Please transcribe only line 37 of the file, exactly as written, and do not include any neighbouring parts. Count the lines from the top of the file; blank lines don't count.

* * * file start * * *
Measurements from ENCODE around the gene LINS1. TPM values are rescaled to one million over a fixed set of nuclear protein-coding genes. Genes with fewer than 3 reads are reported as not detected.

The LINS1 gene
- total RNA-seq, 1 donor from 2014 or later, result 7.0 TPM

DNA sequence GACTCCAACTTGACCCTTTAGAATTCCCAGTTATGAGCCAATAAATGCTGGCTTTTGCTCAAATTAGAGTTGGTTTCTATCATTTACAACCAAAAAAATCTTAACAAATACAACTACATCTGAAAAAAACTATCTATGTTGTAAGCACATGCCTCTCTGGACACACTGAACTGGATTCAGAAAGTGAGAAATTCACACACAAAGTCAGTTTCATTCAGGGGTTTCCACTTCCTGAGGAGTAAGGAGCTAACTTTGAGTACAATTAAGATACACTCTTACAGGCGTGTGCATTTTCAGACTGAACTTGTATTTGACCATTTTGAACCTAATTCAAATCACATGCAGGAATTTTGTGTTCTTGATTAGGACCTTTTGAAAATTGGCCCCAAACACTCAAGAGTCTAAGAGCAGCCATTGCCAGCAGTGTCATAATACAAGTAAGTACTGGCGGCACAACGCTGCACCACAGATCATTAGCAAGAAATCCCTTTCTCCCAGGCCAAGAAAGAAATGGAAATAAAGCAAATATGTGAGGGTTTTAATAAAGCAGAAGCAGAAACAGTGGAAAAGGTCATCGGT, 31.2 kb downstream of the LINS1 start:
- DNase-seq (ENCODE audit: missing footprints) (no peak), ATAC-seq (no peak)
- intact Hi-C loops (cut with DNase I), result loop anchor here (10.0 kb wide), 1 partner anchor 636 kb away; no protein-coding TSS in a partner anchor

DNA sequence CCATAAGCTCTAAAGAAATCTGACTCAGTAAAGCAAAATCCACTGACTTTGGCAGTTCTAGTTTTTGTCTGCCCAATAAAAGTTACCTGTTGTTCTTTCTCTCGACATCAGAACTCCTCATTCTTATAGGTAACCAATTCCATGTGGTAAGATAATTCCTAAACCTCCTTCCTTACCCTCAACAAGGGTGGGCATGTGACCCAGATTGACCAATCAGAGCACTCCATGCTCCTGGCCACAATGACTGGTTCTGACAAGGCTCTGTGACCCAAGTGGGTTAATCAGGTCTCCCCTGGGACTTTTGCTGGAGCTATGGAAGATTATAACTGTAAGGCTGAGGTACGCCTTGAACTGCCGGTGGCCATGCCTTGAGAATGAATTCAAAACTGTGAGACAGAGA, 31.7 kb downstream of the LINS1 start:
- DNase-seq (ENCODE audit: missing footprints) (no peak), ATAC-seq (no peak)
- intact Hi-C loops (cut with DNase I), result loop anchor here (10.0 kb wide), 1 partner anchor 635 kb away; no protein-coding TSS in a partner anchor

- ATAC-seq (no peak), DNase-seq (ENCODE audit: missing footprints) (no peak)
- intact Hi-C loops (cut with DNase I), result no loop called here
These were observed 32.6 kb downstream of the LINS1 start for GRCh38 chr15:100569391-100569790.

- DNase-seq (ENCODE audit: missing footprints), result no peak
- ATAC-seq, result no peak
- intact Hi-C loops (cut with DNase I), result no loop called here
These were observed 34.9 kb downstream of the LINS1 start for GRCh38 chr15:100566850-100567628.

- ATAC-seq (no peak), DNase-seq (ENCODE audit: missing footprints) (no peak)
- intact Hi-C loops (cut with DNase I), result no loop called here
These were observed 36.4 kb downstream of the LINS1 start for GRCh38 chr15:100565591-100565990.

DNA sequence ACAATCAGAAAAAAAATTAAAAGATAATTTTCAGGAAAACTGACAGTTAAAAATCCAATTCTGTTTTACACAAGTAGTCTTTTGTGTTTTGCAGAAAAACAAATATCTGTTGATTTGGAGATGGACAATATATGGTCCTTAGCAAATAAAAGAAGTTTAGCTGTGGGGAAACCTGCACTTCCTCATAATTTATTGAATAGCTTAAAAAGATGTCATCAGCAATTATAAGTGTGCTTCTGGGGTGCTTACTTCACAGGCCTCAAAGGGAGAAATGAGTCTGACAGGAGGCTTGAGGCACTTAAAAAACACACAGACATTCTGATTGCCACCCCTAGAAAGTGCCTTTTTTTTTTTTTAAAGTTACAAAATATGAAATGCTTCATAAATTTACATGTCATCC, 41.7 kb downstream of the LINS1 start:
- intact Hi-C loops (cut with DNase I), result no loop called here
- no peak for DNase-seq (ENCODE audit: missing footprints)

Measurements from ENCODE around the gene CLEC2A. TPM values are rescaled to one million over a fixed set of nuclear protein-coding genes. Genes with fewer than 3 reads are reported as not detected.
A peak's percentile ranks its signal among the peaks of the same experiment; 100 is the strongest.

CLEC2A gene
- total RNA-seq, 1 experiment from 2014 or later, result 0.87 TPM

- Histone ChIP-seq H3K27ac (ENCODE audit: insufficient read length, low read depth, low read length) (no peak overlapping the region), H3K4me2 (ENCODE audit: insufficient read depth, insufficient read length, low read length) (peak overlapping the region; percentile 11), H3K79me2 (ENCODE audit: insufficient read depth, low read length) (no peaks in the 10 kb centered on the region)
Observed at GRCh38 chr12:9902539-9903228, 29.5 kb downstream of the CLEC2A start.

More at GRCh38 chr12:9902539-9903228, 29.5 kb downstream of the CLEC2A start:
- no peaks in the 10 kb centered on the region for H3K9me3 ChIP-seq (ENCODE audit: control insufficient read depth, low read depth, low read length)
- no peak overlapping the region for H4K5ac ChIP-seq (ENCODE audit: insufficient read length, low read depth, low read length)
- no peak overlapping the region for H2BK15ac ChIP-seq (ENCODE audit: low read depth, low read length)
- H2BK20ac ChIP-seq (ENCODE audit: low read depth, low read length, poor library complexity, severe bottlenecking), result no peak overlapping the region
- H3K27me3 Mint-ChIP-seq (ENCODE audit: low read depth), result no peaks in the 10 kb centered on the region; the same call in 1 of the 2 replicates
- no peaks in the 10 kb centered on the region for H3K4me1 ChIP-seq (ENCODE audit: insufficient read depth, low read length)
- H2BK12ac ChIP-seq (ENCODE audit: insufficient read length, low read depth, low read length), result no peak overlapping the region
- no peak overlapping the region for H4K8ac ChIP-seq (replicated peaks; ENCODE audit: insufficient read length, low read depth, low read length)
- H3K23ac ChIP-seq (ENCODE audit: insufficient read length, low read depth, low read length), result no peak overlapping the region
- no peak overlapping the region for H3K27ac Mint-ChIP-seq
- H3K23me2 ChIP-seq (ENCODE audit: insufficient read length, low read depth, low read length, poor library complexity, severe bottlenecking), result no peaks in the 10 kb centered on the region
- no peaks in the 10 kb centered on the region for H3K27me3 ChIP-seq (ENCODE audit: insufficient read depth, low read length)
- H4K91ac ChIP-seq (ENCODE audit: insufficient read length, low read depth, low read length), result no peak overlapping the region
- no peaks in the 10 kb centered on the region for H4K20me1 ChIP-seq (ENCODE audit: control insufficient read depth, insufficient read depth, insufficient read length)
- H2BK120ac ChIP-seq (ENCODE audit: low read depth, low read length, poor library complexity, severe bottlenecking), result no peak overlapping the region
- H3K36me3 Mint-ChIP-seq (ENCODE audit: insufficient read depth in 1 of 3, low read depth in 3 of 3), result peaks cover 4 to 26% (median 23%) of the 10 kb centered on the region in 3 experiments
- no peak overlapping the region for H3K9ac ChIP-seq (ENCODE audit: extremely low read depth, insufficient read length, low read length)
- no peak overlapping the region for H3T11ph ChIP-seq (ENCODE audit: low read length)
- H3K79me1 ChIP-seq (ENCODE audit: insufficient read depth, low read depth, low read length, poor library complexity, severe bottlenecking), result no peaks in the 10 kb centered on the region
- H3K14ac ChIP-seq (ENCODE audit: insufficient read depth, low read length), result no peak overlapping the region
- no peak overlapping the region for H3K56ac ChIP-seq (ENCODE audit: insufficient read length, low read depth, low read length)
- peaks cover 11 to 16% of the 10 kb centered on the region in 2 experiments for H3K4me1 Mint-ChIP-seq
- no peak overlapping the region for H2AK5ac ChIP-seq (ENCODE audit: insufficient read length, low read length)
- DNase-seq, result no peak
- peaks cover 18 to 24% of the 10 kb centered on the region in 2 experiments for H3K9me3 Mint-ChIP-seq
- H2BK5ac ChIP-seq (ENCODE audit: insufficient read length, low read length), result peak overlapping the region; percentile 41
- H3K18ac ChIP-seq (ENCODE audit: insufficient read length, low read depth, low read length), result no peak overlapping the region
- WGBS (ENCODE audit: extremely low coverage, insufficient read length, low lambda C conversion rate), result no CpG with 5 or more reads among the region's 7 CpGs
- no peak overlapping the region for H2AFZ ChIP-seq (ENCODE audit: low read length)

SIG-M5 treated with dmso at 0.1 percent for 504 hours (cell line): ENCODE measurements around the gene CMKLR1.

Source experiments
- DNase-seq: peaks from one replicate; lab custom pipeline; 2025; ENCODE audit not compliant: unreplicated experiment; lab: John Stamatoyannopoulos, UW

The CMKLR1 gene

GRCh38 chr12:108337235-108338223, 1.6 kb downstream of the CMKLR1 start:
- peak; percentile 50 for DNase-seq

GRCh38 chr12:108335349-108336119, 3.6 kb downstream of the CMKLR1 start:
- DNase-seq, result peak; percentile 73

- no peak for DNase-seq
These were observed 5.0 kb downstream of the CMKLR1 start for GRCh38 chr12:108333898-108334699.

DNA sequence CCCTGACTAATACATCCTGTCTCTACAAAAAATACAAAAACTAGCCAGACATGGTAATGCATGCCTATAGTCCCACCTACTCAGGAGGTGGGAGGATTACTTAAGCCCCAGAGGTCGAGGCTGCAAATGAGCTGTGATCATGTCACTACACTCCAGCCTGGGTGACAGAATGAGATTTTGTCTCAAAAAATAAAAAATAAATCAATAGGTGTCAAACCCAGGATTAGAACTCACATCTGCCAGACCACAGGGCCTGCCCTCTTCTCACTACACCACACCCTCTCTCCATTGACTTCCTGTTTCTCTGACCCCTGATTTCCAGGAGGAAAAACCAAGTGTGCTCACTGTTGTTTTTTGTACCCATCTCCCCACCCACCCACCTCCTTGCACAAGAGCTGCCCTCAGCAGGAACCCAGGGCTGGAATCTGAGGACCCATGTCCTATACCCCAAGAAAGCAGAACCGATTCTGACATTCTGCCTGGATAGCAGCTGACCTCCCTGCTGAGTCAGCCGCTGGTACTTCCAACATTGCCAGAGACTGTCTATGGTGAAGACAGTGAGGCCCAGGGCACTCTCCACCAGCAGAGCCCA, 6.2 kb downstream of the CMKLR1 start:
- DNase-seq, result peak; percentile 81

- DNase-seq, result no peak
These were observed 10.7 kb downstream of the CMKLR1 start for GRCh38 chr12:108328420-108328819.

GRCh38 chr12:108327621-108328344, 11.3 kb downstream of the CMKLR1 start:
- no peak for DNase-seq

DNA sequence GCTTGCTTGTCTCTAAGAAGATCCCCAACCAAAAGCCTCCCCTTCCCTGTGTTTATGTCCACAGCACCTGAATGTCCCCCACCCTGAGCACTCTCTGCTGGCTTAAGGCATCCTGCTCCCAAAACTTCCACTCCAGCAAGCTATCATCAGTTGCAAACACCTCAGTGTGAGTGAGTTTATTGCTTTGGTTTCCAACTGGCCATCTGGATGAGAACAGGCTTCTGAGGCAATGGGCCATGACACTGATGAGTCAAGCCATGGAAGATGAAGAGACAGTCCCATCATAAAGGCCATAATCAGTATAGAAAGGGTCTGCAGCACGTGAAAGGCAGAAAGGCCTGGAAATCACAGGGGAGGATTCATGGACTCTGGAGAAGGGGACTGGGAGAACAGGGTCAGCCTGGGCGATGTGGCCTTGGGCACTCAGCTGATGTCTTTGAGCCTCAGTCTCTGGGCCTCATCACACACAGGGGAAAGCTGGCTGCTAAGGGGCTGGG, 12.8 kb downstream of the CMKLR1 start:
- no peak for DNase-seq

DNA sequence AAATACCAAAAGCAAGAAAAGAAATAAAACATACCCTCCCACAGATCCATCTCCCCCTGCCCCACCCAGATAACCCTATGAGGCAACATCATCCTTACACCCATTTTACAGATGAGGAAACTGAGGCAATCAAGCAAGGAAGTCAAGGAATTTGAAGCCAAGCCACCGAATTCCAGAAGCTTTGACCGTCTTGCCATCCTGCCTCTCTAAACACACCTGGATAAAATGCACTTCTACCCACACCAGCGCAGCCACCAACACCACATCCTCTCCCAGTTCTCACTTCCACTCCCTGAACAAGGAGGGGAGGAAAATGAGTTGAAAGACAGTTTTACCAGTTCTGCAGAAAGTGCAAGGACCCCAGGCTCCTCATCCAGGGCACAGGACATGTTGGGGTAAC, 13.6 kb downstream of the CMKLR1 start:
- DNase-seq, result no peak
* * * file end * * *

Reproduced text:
- no peak overlapping the region for H4K8ac ChIP-seq (replicated peaks; ENCODE audit: insufficient read length, low read depth, low read length)